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RSV Vaccine: The Latest on a Possible Gamechanger

A Growing Need

As the risk of Respiratory Syncytial Virus (RSV) continues to rise, many are looking for hope in the form of a RSV vaccine. While most people who get RSV will experience mild symptoms and recover within a week or two, some – like infants and young children and older adults – are at a higher risk for severe infections.

According to the CDC, between 58,000 and 80,000 children under the age of 5 are hospitalized with RSV each year, with 100-300 dying from the illness. The numbers are even more staggering for older adults, with 60,000 and 120,000 hospitalizations and 6,000-10,000 deaths annually. Severe infections can include bronchiolitis – an inflammation of the small airways in the lungs – and pneumonia. RSV can also worsen pre-existing chronic health conditions.

With the ongoing COVID-19 pandemic, it is more important than ever to have a vaccine that can protect people from RSV. In this blog, we’ve compiled the latest information and updates on the progress of an RSV vaccine to keep you informed and educated on this critical topic.

The Race for a Vaccine

Currently, there is no FDA-approved vaccine for RSV. However, a few companies are in the process of developing a vaccine that could become available soon.

One of the leading companies in this endeavor is Moderna. The company recently announced that its RSV vaccine candidate is effective at preventing disease in older adults. In a clinical trial of over 37,000 people across 22 countries, the vaccine was successful at preventing lower respiratory tract disease, defined as two or more symptoms, in over 83% of people ages 60 and older.

Moderna’s RSV vaccine uses the same messenger RNA (mRNA) technology as the company’s successful Covid-19 vaccine. The company plans to file an application for approval by the FDA in the first half of this year.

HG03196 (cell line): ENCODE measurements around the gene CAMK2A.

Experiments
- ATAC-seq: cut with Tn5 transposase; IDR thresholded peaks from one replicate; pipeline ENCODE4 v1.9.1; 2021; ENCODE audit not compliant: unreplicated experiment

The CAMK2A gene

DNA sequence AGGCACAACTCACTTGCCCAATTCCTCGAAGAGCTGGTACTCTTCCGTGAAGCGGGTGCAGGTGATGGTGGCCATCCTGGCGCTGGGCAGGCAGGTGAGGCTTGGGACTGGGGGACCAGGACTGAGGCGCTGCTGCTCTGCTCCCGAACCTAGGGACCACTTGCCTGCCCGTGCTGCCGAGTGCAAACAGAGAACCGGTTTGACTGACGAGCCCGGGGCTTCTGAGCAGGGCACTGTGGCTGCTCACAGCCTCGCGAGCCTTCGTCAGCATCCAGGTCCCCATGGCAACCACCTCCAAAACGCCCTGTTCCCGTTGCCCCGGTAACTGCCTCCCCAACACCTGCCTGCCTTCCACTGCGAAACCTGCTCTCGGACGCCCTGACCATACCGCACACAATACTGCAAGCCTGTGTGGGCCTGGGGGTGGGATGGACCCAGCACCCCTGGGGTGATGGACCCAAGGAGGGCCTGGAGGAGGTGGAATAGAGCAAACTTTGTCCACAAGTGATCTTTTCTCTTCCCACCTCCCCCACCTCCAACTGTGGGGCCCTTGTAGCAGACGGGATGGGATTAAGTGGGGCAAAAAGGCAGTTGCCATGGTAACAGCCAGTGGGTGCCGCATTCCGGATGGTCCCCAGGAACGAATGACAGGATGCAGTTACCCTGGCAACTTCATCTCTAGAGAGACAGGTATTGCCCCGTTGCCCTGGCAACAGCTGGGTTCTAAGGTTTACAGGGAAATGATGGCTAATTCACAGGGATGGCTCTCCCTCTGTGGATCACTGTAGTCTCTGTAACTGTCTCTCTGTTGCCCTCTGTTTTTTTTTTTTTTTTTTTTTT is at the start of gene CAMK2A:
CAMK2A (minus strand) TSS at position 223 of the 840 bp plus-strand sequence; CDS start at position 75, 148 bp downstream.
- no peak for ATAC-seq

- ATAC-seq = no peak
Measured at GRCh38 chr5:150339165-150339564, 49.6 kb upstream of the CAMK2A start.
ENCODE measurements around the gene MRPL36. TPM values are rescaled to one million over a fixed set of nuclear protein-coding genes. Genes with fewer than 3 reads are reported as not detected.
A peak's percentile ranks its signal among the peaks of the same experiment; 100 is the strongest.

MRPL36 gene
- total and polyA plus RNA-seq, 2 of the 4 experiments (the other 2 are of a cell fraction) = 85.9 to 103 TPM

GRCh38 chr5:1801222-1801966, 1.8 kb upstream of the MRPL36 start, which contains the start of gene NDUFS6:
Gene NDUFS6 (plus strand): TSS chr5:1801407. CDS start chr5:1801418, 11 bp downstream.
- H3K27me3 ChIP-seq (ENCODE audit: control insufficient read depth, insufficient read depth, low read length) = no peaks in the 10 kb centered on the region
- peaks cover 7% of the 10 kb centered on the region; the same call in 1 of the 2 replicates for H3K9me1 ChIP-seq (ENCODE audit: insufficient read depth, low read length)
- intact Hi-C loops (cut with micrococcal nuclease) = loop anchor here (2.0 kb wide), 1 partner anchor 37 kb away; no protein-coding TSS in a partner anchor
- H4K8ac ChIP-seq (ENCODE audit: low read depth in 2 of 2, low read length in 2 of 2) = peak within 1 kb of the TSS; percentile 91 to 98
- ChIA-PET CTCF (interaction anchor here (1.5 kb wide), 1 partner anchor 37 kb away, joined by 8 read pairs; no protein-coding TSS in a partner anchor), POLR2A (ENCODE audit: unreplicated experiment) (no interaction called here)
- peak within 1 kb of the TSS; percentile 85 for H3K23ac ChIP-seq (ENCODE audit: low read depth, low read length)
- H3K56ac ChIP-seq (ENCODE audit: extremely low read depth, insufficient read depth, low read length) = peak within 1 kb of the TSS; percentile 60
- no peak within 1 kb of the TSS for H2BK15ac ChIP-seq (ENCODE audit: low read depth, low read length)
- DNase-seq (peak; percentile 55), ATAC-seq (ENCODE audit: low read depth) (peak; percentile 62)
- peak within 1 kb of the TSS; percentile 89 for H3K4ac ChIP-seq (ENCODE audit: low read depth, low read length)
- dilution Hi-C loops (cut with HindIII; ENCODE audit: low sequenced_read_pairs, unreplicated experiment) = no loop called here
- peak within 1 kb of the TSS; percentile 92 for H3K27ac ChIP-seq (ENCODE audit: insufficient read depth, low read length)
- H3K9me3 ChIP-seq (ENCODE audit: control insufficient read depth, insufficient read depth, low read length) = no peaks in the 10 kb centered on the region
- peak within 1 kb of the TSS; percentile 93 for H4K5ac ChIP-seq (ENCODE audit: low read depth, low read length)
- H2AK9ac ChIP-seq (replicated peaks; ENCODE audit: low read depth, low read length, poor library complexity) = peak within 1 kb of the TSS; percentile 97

Another leading player in the development of an RSV vaccine is Pfizer. The company reports a roughly 82% success rate for the first 90 days of a child’s life from a vaccine for pregnant women. The antibodies will transfer to the fetus and provide protection for the first six months of life.

Pfizer’s vaccine is already in the FDA approval process. Both companies expect to be in the FDA approval process for their RSV vaccines relatively quickly.

Who Can Get the Vaccine?

With no specific timetable for when an RSV vaccine may become available or how much it will cost, it is important to continue practicing preventive measures such as masking and social distancing to protect yourself and others from RSV and other respiratory illnesses.

We encourage you to speak with your healthcare provider about the potential benefits and risks of the RSV vaccine, and to determine if it is the right choice for you. And if you’re concerned about cost regarding future appointments, click here to learn how we can provide quality care at a cost that works for you.

As always, Hunter Health is dedicated to providing our community with the best care and information to stay healthy and safe. We will keep you updated on the latest developments and advancements in the field of RSV vaccines.

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